Customer Service – Training for Excellence

George Miliotis was the General Manager of the California Grill restaurant from the time it opened in 1995 until he left in 2002. The California Grill is an upscale restaurant located at Walt Disney World. George is a big believer in training and education. Every new cast member attends the Disney “Traditions” orientation. George recognized, however, that it was his responsibility to support and supplement the education his cast members received. George spent 15-minutes every day educating all California Grill cast members (front-of-house and back-of-house). If he wasn’t there, the Assistant Manager conducted the training session. Three topics were covered in these short sessions; wine, food, and service. George trained servers from all walks of life to be world-class food and wine experts. Every cast member on every shift knew how to describe all menu items in a way that highlighted the reason that it was special (menu items vary depending on season). George’s servers knew the perfect wine to accompany the meal a guest had ordered. Servers could describe the freshness of the tomatoes used in a way that would literally make your mouth water. George also discussed guest service issues, which included recognizing performance, providing showmanship tips (how to describe the wine list is truly an art), or anything else he felt deserved attention. The impact of these daily educational moments was impressive:

  • Wine revenue represented 30%+ of total sales at the California Grill. Beverage sales in similar restaurants average only 10-15% of sales.
  • In 1999, the USA Today food critic wrote that the single best meal he had that year in the United States was at the California Grill.
  • 65% of the original staff (7-years at the time George left) were still with the restaurant. This is in an industry that averages nearly 200% turnover per year.

Education, in all its forms, pays off when it is focused, sincere, and ongoing. Most world-class organizations quickly indicate training and education as keys to their success. However, it isn’t simply a matter of sending employees to classes and checking training off your to-do list. It is about using educational opportunities to strategically deepen the culture of the organization. The information in this article is applicable to all training efforts including orientation, on-the-job training, and ongoing training efforts. Effective education/training in an organization should accomplish three objectives:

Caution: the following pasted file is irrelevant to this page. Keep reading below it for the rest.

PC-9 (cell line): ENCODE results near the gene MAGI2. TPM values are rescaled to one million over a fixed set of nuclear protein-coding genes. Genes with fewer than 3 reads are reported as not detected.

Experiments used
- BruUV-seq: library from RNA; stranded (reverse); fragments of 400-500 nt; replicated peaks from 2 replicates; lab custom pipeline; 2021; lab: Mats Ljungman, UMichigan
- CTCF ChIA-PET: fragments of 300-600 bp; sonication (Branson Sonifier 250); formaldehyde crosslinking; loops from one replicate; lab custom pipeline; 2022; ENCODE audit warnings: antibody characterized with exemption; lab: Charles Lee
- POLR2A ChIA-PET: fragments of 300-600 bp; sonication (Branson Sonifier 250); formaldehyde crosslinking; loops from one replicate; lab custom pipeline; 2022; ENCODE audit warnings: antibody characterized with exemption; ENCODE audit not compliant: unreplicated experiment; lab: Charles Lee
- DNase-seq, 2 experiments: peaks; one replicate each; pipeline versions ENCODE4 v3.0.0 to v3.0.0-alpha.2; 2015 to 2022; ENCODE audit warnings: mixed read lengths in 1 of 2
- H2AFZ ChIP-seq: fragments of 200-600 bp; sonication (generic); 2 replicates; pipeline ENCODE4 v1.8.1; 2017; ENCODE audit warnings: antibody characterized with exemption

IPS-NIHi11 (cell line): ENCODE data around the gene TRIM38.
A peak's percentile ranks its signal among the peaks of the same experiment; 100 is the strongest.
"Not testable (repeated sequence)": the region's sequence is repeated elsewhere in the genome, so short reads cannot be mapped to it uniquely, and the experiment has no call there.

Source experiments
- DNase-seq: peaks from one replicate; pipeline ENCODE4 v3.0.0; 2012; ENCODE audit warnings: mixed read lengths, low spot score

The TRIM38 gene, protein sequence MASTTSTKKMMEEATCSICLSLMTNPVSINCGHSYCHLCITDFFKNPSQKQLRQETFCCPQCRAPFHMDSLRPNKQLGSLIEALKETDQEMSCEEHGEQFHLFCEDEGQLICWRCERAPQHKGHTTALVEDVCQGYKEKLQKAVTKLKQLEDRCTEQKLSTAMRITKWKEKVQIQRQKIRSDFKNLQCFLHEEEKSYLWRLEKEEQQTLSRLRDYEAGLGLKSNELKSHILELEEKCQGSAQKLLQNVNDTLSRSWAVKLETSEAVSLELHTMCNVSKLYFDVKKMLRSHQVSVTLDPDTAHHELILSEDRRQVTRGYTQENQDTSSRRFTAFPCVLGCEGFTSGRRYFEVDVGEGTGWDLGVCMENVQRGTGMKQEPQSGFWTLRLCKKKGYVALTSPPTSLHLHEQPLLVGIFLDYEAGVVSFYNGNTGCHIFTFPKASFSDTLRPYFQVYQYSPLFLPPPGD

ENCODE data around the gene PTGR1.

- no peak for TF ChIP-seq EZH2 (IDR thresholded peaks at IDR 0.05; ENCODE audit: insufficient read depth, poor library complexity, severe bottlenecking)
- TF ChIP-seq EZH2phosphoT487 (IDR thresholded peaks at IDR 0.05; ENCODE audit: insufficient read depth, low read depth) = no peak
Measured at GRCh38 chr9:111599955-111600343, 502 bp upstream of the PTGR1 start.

Objective 1: Build pride in the organization
When employees are proud of what they do and the organization they work for, they will usually go the extra mile when opportunities present themselves. This is because they feel a sense of duty to uphold the image the organization has built. In most companies, employees don’t truly feel a connection to the company’s heritage and traditions; therefore they have no anchor for an emotional connection.

As leaders, we should use every opportunity to educate our people on the values, heritage, and traditions of the company. We need to provide a foundation for pride. Employees will always gripe internally about certain organizational issues. It is simply human nature. The true measure of pride is how they talk about the company externally. If someone badmouths the company, do employees defend the company’s honor? Or do they join in with the badmouthing?

Storytelling is at the core of organizational pride building. Where did the company come from? What makes it special? What are some of the legends that define the company’s culture? Disney makes a special point to highlight the challenges and struggles of the early years and how the challenges were overcome through courage and creativity. This helps new cast members appreciate the legacy they are now responsible for upholding. I know of a hospital whose orientation program highlights their ongoing community involvement and the special place they occupy in the hearts of community residents. Employees get the message that they are now ambassadors of this reputation. This message is stressed in every one of the hospital’s training activities.

As mentioned above, storytelling is a key tool in the pride-building component of training. Anthropologists tell us that throughout history humans have used
storytelling to perpetuate their cultures. Stories create a picture of the culture in action and help create an emotional connection. A good place to start is with
long-term employees, especially those who were with the company from the beginning. Get them to tell you stories of those early years and how the company endured through good and bad times. Why did the company succeed? Who were some of the key people involved? You clearly won’t be able to use every example, or even most of the examples. But a few gems will present themselves that truly define the company’s origins. Also, talk to your outstanding employees one-on-one. Why are they proud to work with the organization? What stories do they share that provide the rationale for their pride? Again, you won’t be able to use everything you hear. But certain themes will arise that will help new employees connect emotionally with the culture. Make these stories key components of your organization’s training activities.